Considering a Major Haircut
I sat in the chair and wrung my hands. This was it — after this there would be no going back. The hairdresser sensed my anxiety and asked me one last time, “Are you absolutely sure you want to do this?”
I took a deep breath. No, I wasn’t sure.
It took me two more failed attempts before I finally went back and took the plunge. My stylist cut nearly two feet off my hair, and after that it was the shortest it had ever been since I was a tiny baby. I looked at myself in the mirror. I didn’t recognize the person looking back at me, but I kind of liked the way she looked, anyway.
Cutting your hair, especially if you have had long hair for a long time, can be a traumatic experience. No matter how much you tell yourself that it’ll grow back, there’s still no getting around the fact that growing it back takes a lot of time, even years, and meanwhile if you feel you have made a mistake, you may have to suffer through a hairstyle that you neither like nor know what to do with.
The good news is, there’s not as much risk now as there was before the Internet. There are a number of online tools where you can upload a photo of yourself, and it will show you how you look with different hairstyles, or even different hair colors. You can try endless combinations, get advice from your friends, and play around until you find a look you are happy with.
Still, enjoying a photo of yourself with short hair is not quite the same as committing to the decision to cut it. After all, it’s not like you can hit the “undo” button and take it back, like you can online. Make sure that before you do cut your hair, you understand all the implications, and not just ones regarding appearance. For one thing, shorter hair can actually take more time to fix and style in the morning. Whereas your long hair might have looked okay if you got lazy one day and just left it hanging straight, your short or layered haircut may take a significant amount of effort every single day. Also, you may think that short hair will be cooler in the summer, but in reality, long hair is much easier to keep off your face and neck in hot weather, because you can just tie it back. Short hair that won’t fit in hair clips can end up clinging to your skin when you sweat, which is something to consider if you exercise regularly.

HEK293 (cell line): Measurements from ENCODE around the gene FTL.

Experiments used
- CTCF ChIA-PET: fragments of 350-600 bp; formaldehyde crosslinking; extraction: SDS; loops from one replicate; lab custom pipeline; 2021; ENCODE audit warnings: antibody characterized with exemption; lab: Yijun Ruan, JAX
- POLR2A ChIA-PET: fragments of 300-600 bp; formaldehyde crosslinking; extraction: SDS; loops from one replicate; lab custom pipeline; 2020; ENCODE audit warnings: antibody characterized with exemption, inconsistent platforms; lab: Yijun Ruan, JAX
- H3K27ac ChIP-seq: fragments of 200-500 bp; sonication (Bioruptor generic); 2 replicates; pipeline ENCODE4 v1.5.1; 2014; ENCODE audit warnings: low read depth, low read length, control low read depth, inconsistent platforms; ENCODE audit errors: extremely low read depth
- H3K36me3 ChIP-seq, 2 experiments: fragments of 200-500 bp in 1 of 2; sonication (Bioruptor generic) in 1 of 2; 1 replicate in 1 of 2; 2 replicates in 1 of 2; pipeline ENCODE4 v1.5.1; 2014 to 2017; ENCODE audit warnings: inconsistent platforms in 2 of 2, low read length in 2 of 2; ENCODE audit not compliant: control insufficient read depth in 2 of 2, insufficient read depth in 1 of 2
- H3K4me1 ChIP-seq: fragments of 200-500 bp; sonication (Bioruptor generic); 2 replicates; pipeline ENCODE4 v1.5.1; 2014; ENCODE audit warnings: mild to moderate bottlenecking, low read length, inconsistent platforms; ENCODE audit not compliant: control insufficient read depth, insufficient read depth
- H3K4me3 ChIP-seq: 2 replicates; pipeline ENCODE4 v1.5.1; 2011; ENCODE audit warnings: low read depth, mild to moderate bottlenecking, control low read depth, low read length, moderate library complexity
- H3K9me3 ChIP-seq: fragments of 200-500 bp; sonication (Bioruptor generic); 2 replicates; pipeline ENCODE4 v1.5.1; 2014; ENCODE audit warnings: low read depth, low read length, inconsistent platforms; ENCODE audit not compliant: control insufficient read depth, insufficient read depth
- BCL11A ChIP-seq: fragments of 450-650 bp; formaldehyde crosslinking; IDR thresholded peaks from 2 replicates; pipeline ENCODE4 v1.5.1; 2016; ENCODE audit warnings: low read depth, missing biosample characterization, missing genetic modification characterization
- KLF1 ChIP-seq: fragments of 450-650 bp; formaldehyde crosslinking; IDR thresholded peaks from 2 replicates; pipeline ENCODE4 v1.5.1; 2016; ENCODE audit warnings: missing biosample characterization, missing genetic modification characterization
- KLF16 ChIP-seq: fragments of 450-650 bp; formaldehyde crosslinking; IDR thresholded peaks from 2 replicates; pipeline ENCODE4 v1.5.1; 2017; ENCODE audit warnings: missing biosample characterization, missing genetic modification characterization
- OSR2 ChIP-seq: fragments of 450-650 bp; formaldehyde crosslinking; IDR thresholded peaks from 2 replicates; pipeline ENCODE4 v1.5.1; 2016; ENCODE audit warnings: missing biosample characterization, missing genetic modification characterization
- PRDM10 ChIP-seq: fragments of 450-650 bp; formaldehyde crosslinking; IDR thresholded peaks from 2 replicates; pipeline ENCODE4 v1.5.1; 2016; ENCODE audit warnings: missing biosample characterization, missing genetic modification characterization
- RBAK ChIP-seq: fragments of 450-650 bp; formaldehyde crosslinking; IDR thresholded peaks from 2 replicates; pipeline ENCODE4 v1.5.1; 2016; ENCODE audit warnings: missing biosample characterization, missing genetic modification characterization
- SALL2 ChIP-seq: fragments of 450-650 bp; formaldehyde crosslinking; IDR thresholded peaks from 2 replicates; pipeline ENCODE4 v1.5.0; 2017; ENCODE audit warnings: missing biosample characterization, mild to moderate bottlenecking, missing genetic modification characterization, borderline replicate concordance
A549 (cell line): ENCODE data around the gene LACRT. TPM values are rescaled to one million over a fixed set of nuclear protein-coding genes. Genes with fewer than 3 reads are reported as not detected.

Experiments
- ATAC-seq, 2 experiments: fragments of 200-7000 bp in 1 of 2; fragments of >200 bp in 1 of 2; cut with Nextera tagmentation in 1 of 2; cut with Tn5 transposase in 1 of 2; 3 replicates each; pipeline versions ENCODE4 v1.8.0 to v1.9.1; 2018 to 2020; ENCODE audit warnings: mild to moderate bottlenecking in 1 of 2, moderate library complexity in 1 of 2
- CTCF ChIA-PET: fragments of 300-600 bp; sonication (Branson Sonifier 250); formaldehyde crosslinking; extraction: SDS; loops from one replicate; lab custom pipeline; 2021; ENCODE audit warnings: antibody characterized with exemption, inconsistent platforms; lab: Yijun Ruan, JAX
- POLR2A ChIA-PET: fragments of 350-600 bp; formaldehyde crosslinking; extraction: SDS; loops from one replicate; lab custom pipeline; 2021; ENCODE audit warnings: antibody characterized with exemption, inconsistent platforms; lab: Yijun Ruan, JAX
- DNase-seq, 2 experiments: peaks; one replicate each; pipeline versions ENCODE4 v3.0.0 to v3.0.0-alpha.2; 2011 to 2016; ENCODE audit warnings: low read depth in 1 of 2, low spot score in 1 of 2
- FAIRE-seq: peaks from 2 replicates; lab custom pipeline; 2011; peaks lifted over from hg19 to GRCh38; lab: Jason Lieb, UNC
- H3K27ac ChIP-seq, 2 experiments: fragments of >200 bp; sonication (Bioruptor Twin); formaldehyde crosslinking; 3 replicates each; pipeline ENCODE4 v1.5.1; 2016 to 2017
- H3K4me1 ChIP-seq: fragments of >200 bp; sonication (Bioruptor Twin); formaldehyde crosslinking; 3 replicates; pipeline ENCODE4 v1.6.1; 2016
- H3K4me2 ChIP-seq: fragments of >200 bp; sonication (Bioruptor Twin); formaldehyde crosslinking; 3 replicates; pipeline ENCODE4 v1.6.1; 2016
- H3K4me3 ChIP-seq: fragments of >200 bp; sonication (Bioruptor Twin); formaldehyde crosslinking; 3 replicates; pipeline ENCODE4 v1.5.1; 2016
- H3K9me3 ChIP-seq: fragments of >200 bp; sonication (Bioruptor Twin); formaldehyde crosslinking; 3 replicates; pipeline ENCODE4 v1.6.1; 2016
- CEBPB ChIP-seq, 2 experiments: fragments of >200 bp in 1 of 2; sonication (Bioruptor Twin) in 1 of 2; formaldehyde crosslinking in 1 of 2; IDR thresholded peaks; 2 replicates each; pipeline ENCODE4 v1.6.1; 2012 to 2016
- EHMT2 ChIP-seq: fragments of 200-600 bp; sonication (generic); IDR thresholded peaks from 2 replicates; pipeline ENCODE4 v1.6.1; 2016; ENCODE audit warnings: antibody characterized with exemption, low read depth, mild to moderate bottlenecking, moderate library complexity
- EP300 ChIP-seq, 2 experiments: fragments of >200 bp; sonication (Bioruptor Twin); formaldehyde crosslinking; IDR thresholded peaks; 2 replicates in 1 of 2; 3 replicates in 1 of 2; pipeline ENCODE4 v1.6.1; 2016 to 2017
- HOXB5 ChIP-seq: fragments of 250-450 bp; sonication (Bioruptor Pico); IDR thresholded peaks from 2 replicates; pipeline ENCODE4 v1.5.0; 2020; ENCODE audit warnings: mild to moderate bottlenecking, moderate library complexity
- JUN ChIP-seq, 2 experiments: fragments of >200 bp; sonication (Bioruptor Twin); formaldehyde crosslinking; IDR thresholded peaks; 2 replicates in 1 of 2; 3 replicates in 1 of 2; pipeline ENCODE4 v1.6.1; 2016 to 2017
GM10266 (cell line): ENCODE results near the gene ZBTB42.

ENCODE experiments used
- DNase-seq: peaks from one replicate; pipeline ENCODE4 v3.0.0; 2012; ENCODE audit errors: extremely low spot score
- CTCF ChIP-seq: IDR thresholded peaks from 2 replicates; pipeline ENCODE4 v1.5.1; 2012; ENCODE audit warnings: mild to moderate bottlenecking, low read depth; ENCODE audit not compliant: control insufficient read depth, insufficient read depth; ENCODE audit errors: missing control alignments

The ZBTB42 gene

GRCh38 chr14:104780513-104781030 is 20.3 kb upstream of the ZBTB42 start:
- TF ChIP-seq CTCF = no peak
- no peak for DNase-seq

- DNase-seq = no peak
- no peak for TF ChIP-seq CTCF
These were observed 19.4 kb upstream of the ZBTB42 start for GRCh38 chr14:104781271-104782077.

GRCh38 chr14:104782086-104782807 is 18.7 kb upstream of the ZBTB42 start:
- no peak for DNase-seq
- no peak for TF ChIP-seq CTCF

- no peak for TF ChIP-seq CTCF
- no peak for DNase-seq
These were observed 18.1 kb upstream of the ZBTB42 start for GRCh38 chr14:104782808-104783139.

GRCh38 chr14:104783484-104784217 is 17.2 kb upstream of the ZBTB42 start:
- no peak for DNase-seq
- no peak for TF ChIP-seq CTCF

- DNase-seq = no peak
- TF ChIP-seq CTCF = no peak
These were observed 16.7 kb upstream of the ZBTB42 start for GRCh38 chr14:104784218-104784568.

If you are considering a very extreme change in hair length, it may be a smart idea to do it in a series of smaller haircuts. It might be more expensive to proceed that way, but if you are worried about the final outcome, at least you will have a chance to stop after the first chop, or if you like the shorter length, then you can go back a week later and have some more taken off. It’s always nice to have options, and growing back six inches of hair takes a lot less time than growing back two feet of hair, if you decide after you cut it that it was a mistake.
Worst case scenario, if you do end up with a short haircut that you hate, modern hairstyling technology can get you out of a bind, providing that you’re willing to pay. Hair extensions are tremendously more natural-looking and easy to obtain than they were even ten years ago, so even if you go crazy and pull a Britney, a skilled extensions stylist can reconstruct your long hairstyle in a matter of a few hours, with real human hair. It’s not cheap (if you want to get it done right), but in an emergency it can certainly rescue you from a bad or even an embarrassing hair situation.
There are a lot of reasons why you might choose to cut your hair. You might be bored with your long hair, or maybe a short haircut would be more practical for your lifestyle. Whatever you decide, make sure you give it a reasonable amount of thought first, and definitely consult with your stylist — it is their job to know which cuts suit which faces, and getting some expert advice might make the difference between an extreme change you will hate, or a bold new look you will love.